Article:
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What parents should know about getting a Covid jab for their child in Germany

Since mid-December, several of Germany's large vaccination centres have been offering Covid jabs for 5-12 year olds - but misunderstandings around the rules have meant some people have been turned away. Here's what parents need to know.

Pfizer/BioNTech vaccine for children
Doses of the child-friendly Pfizer/BioNTech vaccine sit in a bowl at a child vaccination event in Saxony-Anhalt. Photo: picture alliance/dpa/dpa-Zentralbild | Matthias Bein

Can my child get a Covid jab?

As a rule, all children over the age of five should be able to get a jab either at a vaccination centre, paediatrician or with a mobile vaccination team. However, not every state vaccination centre offers vaccinations for children every day – and there can be restrictions depending on your child’s circumstances.

Generally, vaccinations for children aged 5-12 are carried out by a paediatrician or other health professional with experience of treating children, so you may find that the service is restricted to certain days of the week or timeslots. 

When booking an appointment, it’s therefore important to make sure that you’re going to the right place at the right time. You should be able to find information on when and where young children can get vaccinated on the government website of the state where you live, or by following the links for appointments listed in this article (in German.)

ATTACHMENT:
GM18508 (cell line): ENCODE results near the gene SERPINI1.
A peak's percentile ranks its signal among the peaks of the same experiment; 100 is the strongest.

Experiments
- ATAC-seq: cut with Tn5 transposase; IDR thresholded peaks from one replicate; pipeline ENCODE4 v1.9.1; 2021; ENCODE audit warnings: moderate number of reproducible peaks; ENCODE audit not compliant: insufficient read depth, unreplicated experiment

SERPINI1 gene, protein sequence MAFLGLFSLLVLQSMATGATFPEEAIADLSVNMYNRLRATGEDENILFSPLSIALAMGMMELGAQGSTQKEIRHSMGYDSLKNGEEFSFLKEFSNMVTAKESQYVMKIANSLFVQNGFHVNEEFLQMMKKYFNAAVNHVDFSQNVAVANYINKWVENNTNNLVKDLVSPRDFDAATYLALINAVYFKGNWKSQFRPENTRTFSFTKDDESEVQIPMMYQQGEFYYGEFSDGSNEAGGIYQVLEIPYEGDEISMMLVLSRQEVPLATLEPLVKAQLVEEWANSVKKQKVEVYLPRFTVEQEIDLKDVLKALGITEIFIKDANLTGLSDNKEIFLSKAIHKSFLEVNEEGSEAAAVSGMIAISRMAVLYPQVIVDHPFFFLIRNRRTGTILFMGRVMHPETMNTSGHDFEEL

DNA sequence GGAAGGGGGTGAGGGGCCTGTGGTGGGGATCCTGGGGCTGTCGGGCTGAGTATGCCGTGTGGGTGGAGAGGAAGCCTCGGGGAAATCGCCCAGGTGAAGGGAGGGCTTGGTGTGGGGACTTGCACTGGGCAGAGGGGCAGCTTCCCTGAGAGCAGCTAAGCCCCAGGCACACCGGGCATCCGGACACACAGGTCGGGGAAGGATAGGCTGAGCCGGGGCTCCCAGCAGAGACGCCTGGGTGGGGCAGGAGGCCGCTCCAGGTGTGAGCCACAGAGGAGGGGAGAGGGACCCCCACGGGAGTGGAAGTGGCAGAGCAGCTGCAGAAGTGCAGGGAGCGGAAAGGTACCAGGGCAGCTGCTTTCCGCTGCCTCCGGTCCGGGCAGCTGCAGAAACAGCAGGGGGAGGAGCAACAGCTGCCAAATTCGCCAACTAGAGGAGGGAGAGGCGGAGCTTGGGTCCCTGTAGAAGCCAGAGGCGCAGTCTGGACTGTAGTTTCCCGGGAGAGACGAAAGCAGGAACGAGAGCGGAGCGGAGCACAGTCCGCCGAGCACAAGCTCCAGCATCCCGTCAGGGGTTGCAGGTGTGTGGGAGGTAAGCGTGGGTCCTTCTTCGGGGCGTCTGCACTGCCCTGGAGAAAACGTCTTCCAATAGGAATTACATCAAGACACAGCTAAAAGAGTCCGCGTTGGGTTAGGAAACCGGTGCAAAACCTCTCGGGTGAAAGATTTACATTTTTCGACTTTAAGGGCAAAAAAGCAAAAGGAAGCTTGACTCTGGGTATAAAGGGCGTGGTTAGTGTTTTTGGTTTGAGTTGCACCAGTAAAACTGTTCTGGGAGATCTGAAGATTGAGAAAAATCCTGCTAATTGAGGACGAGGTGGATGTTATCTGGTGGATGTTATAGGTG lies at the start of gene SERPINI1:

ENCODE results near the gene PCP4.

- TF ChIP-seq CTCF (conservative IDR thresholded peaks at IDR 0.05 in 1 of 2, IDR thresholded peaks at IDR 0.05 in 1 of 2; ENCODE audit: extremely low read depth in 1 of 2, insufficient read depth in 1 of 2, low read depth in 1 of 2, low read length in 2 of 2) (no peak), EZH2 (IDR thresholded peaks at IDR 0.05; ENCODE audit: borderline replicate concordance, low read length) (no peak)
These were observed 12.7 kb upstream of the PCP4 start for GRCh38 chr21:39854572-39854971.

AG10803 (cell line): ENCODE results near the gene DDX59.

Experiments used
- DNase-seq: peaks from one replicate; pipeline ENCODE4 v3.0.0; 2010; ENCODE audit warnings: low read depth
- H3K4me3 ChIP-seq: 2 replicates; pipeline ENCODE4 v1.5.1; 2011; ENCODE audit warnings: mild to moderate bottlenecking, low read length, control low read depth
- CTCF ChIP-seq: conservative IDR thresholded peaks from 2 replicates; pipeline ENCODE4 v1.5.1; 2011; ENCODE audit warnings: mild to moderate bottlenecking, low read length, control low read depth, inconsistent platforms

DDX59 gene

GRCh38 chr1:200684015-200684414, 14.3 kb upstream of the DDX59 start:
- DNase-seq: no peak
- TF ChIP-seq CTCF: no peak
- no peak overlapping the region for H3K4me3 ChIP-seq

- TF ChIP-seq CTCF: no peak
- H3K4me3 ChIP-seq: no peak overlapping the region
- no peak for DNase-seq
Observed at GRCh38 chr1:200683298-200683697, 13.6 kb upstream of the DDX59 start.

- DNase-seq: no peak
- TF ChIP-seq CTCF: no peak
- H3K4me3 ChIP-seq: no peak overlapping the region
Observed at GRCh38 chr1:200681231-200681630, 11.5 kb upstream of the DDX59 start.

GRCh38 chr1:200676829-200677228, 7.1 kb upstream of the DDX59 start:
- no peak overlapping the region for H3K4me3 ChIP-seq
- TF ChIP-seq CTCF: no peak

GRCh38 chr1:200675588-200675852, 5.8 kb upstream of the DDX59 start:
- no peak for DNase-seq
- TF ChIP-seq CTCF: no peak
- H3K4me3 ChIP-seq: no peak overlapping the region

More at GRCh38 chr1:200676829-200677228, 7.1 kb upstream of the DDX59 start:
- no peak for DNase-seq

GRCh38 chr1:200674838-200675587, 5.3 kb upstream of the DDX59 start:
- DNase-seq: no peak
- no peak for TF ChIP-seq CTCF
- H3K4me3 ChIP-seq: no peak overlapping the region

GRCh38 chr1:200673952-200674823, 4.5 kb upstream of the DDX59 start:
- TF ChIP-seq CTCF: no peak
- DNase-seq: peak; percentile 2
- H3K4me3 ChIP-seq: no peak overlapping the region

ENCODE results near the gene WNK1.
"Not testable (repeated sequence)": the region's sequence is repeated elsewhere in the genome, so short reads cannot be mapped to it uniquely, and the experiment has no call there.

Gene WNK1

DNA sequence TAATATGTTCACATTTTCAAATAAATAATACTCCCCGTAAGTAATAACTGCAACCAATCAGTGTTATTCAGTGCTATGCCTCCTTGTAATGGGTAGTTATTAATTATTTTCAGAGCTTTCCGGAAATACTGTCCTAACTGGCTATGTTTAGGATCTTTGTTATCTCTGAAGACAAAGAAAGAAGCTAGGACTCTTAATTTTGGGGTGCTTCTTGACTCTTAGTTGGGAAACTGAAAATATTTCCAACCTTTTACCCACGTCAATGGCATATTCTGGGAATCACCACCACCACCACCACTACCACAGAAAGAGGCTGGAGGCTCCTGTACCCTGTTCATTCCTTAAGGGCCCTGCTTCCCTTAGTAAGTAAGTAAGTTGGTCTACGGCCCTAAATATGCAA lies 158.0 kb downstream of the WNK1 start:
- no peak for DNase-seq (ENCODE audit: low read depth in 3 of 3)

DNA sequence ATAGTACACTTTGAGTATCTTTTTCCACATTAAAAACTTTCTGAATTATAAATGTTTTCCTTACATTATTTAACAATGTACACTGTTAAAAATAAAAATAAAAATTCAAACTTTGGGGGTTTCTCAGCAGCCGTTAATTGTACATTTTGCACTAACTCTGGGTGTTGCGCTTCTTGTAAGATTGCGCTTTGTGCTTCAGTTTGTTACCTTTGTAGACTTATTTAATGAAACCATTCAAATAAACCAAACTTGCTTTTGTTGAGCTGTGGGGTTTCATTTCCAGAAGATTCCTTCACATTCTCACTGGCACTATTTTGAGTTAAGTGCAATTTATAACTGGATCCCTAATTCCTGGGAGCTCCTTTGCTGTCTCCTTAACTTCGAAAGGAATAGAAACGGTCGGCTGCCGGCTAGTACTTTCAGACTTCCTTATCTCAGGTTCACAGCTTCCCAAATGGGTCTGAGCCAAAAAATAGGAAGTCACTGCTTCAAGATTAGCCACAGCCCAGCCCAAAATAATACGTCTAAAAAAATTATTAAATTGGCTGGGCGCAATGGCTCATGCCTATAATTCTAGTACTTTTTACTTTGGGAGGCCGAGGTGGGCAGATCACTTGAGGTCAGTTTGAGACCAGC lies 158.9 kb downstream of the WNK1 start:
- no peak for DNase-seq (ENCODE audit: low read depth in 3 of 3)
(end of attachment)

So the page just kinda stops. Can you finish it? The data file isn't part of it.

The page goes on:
An alternative, and slightly easier route, is to get in touch with your paediatrician to discuss your child’s health and any risks associated with Covid and/or the vaccination. Though Covid has placed a lot of these practices under pressure lately, they will nonetheless be happy to discuss your options or even offer you an appointment for your child’s Covid vaccination at a later date. 

READ ALSO: State by state: Where children in Germany can get vaccinated against Covid

What if my child has a pre-existing condition? 

If your child is 5-12 years old has a pre-existing health condition such as asthma or a lung condition, you should be able to get an appointment for them with few issues. That’s because the Standing Vaccines Commission (STIKO) has primarily recommended Covid vaccinations for younger children with pre-existing health conditions – or those who have regular contact with someone in a risk group, such as an elderly grandparent.